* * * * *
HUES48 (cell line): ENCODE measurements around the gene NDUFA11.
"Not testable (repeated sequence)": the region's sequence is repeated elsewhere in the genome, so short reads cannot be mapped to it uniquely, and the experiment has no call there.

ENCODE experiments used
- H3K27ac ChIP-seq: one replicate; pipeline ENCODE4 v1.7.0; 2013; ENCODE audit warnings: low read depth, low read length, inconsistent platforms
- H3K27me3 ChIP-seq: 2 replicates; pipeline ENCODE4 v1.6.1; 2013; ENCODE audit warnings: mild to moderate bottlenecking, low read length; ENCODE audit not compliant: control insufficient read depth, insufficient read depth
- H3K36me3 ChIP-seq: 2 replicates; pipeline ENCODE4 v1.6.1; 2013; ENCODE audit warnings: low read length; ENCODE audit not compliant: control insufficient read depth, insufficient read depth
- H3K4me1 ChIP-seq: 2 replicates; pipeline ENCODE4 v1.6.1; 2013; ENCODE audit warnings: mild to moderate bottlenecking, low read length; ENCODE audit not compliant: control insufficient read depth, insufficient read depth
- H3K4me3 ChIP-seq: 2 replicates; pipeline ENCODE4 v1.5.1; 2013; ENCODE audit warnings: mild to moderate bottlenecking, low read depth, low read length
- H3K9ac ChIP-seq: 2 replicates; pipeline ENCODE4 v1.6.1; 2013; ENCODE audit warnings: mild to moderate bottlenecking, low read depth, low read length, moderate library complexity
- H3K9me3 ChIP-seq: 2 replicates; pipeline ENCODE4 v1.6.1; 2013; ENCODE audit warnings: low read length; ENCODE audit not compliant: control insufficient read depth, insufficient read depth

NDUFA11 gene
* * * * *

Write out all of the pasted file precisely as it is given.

HUES48 (cell line): ENCODE measurements around the gene NDUFA11.
"Not testable (repeated sequence)": the region's sequence is repeated elsewhere in the genome, so short reads cannot be mapped to it uniquely, and the experiment has no call there.

ENCODE experiments used
- H3K27ac ChIP-seq: one replicate; pipeline ENCODE4 v1.7.0; 2013; ENCODE audit warnings: low read depth, low read length, inconsistent platforms
- H3K27me3 ChIP-seq: 2 replicates; pipeline ENCODE4 v1.6.1; 2013; ENCODE audit warnings: mild to moderate bottlenecking, low read length; ENCODE audit not compliant: control insufficient read depth, insufficient read depth
- H3K36me3 ChIP-seq: 2 replicates; pipeline ENCODE4 v1.6.1; 2013; ENCODE audit warnings: low read length; ENCODE audit not compliant: control insufficient read depth, insufficient read depth
- H3K4me1 ChIP-seq: 2 replicates; pipeline ENCODE4 v1.6.1; 2013; ENCODE audit warnings: mild to moderate bottlenecking, low read length; ENCODE audit not compliant: control insufficient read depth, insufficient read depth
- H3K4me3 ChIP-seq: 2 replicates; pipeline ENCODE4 v1.5.1; 2013; ENCODE audit warnings: mild to moderate bottlenecking, low read depth, low read length
- H3K9ac ChIP-seq: 2 replicates; pipeline ENCODE4 v1.6.1; 2013; ENCODE audit warnings: mild to moderate bottlenecking, low read depth, low read length, moderate library complexity
- H3K9me3 ChIP-seq: 2 replicates; pipeline ENCODE4 v1.6.1; 2013; ENCODE audit warnings: low read length; ENCODE audit not compliant: control insufficient read depth, insufficient read depth

NDUFA11 gene